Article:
People of UOVO: Matt Tusciuk and the Light Rigging Crew

September 01, 2016

This is the second installment in our ongoing “People of UOVO” series. We’ll introduce our team and discuss some of the ins and outs behind the scenes of the art storage and services business.

I sat down with one of our crew chiefs, Matt Tusciuk, to talk about his role at UOVO, his personal interest in art, and the hardest rigging job he’s ever been on.

103.jpg

UOVO Crew Chief Matt Tusciuk

 

H: Tell me about yourself and how you got into the art storage and services industry.

MT: I’m a crew chief at UOVO. After I graduated from art school, I worked as a carpenter, so between having an art background and being a carpenter, I started out building crates and got into doing some installation off-site, so that was the beginning of my art handling career.

 

H: Who inspires you? What are you currently loving?

MT: I’ve always liked some of the early American Modernists like Jasper Johns and Rauschenberg, Joseph Cornell. I grew to have a great affinity for Marcel Duchamp; I lived in Philadelphia for a while and they have a great Duchamp collection in the museum there. They all had a craft and were very process-driven.

 

H: So that’s probably what draws you to carpentry…and maybe even to being a crew chief at UOVO! What does your role here entail?

MT: Crew chiefs are tasked with direct supervision of the art handlers. There are two of us, myself and Mike Schonebaum, who handle off-site work. Aaron Gerth and Steve Bindernagel handle the internal work. For the off-site crew chiefs, it’s a lot of prep for the jobs: figuring out what the labor and material needs are, looking through the work to see if anything stands out as particularly difficult, and prepping the crews for the different jobs. We’ll be on-site for the larger jobs as well.

 

H: Can you tell me a little bit about a job that presented some unique challenges?

MT: They all have their own challenges, but there was one Mike and I worked on recently where we switched out artwork for an office, so the work was all done during off-hours. I was overseeing a rigging crew and Mike was overseeing a team hanging flatworks. There were a lot of moving parts – I find those to be the most fun. The part of the job I really like is the problem-solving and having to think about things creatively when there are challenges, which is especially true with rigging.

 

H: Is light rigging something we’ve always done? How did it come to be at UOVO?

MT: I’ve done a lot of light-rigging before I joined the UOVO team. While initially we hired third parties to do the rigging, after a handful of experiences we realized that our team, with our high attention to detail and good communication protocols, would have an advantage with proper training. The handful of us who had past experience focused our energy on setting up a rigging team.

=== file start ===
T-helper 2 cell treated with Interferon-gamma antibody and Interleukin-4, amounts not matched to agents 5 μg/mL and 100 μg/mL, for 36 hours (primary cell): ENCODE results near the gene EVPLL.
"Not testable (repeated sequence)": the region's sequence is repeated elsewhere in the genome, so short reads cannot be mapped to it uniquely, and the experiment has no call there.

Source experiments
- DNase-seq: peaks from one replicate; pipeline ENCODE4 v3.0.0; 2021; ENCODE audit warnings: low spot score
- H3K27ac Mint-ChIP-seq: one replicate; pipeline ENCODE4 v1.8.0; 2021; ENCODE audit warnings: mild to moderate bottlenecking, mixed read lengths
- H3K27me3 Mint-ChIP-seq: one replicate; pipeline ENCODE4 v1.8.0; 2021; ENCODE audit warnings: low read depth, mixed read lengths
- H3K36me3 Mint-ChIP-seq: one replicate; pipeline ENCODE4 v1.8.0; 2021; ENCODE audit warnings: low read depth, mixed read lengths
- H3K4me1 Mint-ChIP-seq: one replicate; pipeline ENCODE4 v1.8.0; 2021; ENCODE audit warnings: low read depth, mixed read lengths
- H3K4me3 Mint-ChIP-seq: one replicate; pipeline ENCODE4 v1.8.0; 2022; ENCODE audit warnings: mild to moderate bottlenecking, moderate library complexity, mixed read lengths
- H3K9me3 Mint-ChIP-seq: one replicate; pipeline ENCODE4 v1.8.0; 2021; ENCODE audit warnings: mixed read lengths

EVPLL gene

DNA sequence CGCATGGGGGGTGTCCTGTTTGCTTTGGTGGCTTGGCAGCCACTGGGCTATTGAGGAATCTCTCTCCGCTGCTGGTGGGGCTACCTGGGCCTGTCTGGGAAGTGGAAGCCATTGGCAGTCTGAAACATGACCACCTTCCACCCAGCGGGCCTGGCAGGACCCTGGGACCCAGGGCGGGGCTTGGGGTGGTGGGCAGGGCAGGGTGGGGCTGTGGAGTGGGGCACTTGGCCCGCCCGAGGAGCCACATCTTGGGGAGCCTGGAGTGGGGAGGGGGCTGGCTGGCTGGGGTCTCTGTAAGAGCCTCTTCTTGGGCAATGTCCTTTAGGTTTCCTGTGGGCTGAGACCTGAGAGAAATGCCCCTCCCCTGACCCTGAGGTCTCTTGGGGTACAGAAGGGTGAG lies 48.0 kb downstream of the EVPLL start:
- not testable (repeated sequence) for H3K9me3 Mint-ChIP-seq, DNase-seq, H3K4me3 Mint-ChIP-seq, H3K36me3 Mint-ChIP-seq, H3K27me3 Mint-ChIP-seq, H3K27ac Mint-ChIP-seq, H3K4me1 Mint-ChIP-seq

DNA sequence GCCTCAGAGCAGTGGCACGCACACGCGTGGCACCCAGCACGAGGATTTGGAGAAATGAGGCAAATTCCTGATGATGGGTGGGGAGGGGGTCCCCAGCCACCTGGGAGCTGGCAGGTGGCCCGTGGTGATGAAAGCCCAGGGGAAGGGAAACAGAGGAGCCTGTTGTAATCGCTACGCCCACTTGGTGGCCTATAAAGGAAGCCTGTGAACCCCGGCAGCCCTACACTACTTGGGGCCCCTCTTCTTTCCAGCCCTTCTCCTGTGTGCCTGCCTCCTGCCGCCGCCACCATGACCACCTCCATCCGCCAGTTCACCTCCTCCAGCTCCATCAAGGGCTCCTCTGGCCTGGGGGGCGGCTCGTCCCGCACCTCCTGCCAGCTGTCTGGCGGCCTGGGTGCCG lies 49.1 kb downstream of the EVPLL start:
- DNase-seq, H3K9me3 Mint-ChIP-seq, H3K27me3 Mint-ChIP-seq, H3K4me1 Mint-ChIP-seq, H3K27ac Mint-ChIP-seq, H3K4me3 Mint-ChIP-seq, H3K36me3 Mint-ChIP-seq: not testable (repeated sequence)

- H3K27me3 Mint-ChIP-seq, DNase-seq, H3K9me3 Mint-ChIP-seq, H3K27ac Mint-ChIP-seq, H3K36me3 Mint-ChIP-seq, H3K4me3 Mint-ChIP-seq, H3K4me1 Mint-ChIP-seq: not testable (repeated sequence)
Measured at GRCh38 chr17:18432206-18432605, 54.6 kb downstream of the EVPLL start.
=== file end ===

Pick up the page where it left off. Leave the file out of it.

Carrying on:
gantry.jpg

UOVO’s gantry, used on light rigging jobs

 

 

H: How do the handlers get trained for the light rigging team?

MT: Mike went to a methods and materials training at the Campbell Center for Historic Preservationand together we created a program for 11 of the handlers we thought would be well-suited for the team, including guys who had past experience or were really interested in the technical challenge and had the skills that would translate well to this kind of work.

We developed a 12-session, 22-hour training program where we met once a week for a couple of months and did theory-based things, such as discussing the physics and methodology behind the work, as well as hands-on activities, where we put together the gantry and used the equipment to lift things around the building. Everyone was forklift-certified.

I think it turned out really well; a lot of it is communication and getting people to work together effectively, and knowing who’s doing what role. Rigging teams are very role-oriented and everyone has their own area of responsibility.

 

H: Can you tell me about one of the most challenging rigging drops you’ve ever done, either at UOVO or in your previous experience?

MT: The most challenging was some years ago when I had to install a Jeff Koons sculpture in Christie’s. The crate wouldn’t fit upright through any of their doorways. It was a 1500lb crate we had to lean to get through the doorways – we ended up doing all of this at 4am! We had to set the piece up to hang off the end of the gantry and counterweight the other side. It ended up being almost a 24-hour job.

Interestingly, Caroline Page-Katz [UOVO’s COO] was there too as she was working on the Christie’s side.

 

H: That’s too funny; what a small world. Thanks for your time, Matt!

MT: Absolutely.